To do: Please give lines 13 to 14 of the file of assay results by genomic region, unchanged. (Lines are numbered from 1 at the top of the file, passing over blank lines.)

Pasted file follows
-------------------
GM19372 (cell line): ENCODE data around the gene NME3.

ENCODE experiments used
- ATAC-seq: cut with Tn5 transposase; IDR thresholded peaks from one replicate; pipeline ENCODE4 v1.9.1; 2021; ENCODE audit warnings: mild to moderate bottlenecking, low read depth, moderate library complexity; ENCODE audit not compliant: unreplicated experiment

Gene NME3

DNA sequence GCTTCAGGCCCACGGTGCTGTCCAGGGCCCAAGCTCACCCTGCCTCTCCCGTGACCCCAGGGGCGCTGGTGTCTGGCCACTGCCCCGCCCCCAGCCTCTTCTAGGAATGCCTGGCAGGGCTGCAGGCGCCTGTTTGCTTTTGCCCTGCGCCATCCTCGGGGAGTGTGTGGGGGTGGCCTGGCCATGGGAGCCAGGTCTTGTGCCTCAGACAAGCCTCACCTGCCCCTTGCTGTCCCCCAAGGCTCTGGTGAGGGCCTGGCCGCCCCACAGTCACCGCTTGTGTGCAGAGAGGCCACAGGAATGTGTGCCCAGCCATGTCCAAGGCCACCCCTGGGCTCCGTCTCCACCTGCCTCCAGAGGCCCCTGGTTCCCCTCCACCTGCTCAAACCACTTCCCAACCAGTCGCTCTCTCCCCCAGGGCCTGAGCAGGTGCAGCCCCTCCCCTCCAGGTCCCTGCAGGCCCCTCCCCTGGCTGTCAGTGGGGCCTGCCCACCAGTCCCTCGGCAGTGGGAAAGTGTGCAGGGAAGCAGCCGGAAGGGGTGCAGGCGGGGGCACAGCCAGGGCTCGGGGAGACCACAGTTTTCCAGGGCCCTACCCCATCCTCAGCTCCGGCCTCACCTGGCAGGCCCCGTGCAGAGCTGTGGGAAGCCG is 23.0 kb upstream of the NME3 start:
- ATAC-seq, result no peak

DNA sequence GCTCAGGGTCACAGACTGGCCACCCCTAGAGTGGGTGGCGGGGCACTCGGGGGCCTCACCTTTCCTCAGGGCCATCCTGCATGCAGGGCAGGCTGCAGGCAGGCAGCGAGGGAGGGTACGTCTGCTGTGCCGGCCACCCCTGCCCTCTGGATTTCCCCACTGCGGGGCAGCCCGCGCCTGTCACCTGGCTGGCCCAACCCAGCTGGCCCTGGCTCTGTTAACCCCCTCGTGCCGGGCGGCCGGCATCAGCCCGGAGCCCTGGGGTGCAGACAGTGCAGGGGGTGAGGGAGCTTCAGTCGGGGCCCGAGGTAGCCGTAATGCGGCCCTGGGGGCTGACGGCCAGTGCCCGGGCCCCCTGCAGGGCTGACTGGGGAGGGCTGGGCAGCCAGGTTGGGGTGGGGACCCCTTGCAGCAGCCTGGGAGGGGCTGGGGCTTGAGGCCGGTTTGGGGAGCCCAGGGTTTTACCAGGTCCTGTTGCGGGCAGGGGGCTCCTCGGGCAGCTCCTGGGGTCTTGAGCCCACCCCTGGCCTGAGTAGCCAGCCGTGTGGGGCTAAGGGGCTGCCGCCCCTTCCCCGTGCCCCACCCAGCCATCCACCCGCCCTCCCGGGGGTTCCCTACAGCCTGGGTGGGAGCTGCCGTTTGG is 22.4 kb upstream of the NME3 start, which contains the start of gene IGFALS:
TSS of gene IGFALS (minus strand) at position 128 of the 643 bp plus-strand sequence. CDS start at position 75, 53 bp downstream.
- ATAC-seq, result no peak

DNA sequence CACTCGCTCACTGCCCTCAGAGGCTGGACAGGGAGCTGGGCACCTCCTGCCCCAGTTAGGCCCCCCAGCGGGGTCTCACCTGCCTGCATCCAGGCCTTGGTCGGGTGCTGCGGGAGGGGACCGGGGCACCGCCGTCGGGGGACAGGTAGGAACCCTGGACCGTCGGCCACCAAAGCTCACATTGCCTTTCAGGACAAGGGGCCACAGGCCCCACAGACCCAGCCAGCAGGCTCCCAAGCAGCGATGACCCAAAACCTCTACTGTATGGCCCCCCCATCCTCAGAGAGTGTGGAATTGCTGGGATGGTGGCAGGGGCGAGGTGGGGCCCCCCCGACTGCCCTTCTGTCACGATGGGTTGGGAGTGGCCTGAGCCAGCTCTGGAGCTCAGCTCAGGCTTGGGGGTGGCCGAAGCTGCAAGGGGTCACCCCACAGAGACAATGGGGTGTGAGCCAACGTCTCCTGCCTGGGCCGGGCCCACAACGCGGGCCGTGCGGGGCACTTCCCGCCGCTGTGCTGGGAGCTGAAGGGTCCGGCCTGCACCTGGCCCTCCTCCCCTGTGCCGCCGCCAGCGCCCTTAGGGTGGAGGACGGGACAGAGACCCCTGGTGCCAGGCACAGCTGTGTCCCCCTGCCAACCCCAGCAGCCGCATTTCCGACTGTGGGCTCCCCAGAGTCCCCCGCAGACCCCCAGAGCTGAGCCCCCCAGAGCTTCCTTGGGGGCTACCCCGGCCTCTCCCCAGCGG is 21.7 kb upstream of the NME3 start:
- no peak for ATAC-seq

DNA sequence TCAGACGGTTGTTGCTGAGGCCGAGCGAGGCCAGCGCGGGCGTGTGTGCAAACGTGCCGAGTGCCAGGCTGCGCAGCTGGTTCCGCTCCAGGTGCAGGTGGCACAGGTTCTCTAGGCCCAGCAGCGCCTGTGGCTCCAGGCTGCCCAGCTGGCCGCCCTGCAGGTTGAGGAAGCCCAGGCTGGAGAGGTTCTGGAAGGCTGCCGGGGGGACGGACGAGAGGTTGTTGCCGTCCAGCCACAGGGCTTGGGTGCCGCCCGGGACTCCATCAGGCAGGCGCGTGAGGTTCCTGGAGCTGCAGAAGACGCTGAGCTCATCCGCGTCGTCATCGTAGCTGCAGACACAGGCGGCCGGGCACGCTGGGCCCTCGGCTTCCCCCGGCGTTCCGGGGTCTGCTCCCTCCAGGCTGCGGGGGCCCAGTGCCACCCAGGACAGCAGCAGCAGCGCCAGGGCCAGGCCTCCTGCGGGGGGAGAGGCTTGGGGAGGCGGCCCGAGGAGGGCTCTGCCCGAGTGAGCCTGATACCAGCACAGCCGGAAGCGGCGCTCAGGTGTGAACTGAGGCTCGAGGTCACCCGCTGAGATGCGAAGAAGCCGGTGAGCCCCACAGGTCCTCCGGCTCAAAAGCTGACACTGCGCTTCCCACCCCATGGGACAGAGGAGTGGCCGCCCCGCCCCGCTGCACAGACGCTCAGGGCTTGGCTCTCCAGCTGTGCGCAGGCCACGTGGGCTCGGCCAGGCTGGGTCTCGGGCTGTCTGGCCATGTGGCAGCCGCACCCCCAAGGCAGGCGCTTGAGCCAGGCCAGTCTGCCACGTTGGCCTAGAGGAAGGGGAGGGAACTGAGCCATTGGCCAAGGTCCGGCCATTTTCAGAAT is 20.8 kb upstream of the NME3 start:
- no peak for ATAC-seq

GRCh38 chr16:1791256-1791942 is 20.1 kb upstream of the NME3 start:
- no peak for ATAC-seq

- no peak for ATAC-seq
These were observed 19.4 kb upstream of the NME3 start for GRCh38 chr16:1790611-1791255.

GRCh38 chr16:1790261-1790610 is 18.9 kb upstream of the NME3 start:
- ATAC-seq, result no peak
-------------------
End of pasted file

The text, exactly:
- no peak for ATAC-seq

GRCh38 chr16:1791256-1791942 is 20.1 kb upstream of the NME3 start: